Posts Tagged ‘inspirational stories’

I went swimming in the nearby pool last Friday. As I was taking a break after swimming a few laps, some swimmers from the other side of the pool were gazing at me, I just thought. Wrong. Their eyes were not upon me; they were gazing at this tall, blue-eyed, white as a sheet, preggy woman. As I turned my head towards her, we smiled at each other. I tried not to stare at her because I’ve been taught that it’s impolite. But curiosity forced me to steal a second look at what should not be but is, what you are not.

When she plunged into the water, I was amazed by her speed and graceful aquatic moves as she tracked the pool lane. Boy! How I admired her knack with water. She swam the pool exceptionally well. I could tell by her silicone flag swim cap and by her swimming skills that she was a big shot swimmer. While she was cooling down by the poolside, with all guts, I candidly complimented “You’re such a good swimmer.” She just smiled at me and said that she lost her right arm in an accident. I was right; she was a competent swimmer and still is! She told me a bit of her story of her own accord. She wowed me by the things she shared. She, despite having just one arm, didn’t let the injury stop her from swimming. It’s one of her passions and she never gets tired of it. What’s more, she still does pretty much whatever else she decides she wants to do.

I am always inspired by stories like hers and use them to stay motivated with my own fitness goals. Whenever my body aches from gym-ing, I am grateful that I have the complete pack of it- from head to toe. When my legs hurt due to vein/muscle cramps, I just think that I can still walk and jog because I have both of them. Whenever I see my hands with lots of cat’s bites and scratches that left scars on my skin, I just think about how lucky I am to be able to grumble about having two arms and two hands.

There are a lot of things we can learn from people who got disabled from a terrible accident or misfortune. I’ve learned with disability in a situation there is ability. Meeting the one-armed swimmer in the pool is a short-time encounter but I will always cherish it. She’s one of the disabled people I’ve known who have a will and determination that put a lot of us to shame. Instead of dwelling on their conditions and feeling sorry for themselves, they’re out achieving their goals proving that just because they’re disabled, it doesn’t mean they can’t play a part and make a difference. Essentially, they are no different than anyone else. So next time we don’t wanna do something because we are crippled perceptually and emotionally by our painful or awful experiences, think about the handicapped and the disabled whose strengths are great enough to withstand the hard- hitting winds because they have the power to bend but not break.


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When I skimmed the word ‘changeology’ through the dictionary, I didn’t find a match on the word. Then I asked, ‘why not rope this word in my own vocabulary since I always love the idea of change?’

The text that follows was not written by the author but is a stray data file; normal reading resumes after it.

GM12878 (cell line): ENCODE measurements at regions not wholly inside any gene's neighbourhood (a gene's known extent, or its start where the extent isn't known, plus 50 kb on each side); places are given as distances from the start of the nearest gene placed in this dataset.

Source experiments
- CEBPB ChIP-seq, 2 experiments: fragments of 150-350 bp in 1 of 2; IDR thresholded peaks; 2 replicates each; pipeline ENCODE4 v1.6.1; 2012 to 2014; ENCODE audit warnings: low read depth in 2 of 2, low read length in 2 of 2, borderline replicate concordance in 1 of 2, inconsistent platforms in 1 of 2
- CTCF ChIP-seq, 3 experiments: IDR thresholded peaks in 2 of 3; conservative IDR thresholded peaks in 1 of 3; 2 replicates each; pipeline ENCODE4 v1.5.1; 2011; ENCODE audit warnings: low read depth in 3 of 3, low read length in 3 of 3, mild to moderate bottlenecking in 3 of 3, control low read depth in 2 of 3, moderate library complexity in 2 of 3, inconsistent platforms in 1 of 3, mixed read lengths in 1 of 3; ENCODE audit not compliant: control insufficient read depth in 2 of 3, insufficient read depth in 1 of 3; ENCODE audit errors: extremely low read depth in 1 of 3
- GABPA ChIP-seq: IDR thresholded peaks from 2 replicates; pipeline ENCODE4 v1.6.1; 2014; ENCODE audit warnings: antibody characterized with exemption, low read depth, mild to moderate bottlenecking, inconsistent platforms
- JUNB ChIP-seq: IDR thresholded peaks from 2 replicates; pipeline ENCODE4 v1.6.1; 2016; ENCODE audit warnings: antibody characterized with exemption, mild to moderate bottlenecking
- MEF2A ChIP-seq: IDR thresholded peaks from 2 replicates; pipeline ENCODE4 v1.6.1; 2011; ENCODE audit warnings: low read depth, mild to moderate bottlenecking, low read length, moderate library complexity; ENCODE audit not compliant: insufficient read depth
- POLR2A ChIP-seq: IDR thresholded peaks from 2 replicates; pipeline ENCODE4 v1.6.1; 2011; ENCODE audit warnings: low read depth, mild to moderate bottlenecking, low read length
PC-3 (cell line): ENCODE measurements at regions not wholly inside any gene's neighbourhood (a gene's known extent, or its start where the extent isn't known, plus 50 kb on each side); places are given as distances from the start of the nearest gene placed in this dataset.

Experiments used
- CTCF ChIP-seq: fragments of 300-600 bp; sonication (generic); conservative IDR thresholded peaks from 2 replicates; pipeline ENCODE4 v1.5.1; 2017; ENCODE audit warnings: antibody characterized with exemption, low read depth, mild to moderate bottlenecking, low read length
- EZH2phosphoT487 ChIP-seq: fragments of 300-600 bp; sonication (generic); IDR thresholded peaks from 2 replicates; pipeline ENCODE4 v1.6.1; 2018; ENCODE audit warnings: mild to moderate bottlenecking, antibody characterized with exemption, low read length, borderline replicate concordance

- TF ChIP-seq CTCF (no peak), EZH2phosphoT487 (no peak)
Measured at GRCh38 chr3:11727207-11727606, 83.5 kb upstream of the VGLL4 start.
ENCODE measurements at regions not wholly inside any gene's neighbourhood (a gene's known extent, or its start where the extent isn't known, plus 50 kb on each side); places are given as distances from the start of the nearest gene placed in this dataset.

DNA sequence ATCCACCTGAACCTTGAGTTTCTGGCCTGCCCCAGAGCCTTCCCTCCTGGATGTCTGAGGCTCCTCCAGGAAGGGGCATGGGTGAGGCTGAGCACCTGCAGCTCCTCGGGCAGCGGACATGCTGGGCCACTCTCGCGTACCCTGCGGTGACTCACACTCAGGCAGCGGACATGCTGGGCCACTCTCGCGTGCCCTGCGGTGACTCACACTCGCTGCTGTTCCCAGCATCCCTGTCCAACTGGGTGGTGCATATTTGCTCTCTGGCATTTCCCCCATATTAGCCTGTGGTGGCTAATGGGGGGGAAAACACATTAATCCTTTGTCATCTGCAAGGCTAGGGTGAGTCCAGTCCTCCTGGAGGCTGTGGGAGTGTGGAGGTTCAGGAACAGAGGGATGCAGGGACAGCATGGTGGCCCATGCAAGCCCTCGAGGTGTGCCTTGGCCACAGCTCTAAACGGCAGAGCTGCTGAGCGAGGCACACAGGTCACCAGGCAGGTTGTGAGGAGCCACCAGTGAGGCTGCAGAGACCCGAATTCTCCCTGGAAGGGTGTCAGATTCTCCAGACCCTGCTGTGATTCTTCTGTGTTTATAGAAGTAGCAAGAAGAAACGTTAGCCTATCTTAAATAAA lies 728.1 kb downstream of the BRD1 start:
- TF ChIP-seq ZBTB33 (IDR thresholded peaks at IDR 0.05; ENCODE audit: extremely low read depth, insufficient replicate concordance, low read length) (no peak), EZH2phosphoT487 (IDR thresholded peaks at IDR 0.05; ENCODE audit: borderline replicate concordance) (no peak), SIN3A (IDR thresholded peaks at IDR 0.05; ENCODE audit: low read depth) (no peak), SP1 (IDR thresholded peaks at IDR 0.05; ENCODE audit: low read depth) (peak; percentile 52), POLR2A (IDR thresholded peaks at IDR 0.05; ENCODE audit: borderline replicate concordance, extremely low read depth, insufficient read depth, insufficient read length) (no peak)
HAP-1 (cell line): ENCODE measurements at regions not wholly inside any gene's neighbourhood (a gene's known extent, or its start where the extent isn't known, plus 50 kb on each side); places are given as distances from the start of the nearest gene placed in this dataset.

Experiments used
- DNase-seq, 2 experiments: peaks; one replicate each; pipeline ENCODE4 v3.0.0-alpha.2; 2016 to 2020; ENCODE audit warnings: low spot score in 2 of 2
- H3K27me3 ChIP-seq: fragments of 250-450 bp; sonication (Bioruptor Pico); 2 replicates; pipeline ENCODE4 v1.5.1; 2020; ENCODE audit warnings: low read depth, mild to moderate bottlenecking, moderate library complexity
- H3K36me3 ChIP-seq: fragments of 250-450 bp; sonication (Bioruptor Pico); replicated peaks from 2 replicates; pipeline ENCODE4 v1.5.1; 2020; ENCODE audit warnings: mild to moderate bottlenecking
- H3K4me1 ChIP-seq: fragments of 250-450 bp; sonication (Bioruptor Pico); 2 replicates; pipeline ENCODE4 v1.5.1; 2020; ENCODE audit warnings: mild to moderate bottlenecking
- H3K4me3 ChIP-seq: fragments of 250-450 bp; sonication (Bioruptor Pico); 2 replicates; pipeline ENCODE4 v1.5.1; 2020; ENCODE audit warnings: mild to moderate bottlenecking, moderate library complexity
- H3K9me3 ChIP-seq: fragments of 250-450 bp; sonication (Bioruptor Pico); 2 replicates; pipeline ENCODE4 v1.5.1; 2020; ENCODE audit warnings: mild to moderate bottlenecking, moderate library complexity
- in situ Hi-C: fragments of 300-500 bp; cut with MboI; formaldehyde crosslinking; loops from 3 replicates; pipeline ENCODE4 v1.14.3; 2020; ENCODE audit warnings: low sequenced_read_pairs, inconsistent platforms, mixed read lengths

When people hailed me as a ‘chameleon’, I took it positively. However, I prefer being called a ‘changeologist’ which for me is a more substantial term. We know for a fact that a chameleon is a lizard that has the ability to change color, and why does it change its color? To camouflage itself from the harmful enemies and significantly, to adapt itself to its environment. Metaphorically, when a person is described as chameleon, the reference to the animal is generally a commentary on the person’s ability to blend into various social situations and the ability to fit or adjust himself to the ever-changing world.

For anyone who is tired of the status quo and interested in living a different life, the solution is change! It may be that you’re tired of the place you work, hairstyle, crazy lifestyle, bad habits/ attitudes, or rutty routines. It may be that you’re interested in living in a different part of the country. Or it may be that you’re entertaining thoughts of losing weight and living a healthier life. The list is endless, but if you’re serious about making these thoughts become your reality, then change must be a part of your future. As that old saying so aptly states, “If you keep doing what you’ve always done… you’ll keep getting what you’ve always got!”

Change is the one true constant in life. It has no boundaries, it challenges us all and it frightens many of us. But without change life is static – we cannot grow and we cannot learn. There is no progress and we will not evolve. But change is often challenging, so embracing change takes courage.

The force of change shakes up our comfort zone and puts pressure on us to re-examine long held beliefs that force us to let go of the things in life that no longer work for us. Death, divorce, job loss, financial difficulties… are formidable changes to wrap our heads and hearts around, yet the more we resist, the more difficult the changes become. The future belongs to those who not only accept change, but embrace it. Though being on the front end of change isn’t for the faint of heart.

Resisting change will only make you miserable over the inevitable. I have worked hard with the phenomenon of ‘change myself’, finally realizing that there isn’t a thing I can do to stop it. I now look at change as transformative and as constant as the seasons. My perspective has evolved from pure fear to a sense of adventure.

One of the most productive ways to embrace change is to approach it positively, believing that the outcome will be for the highest good, whether we want to change or not. Open your mind to contemplate what benefits could come of the new reality. The more optimistic we are, the more the universe allows us to experience new opportunities in life. Change keeps us evolving toward our highest goals and enlightens us as to why we are here on this earth.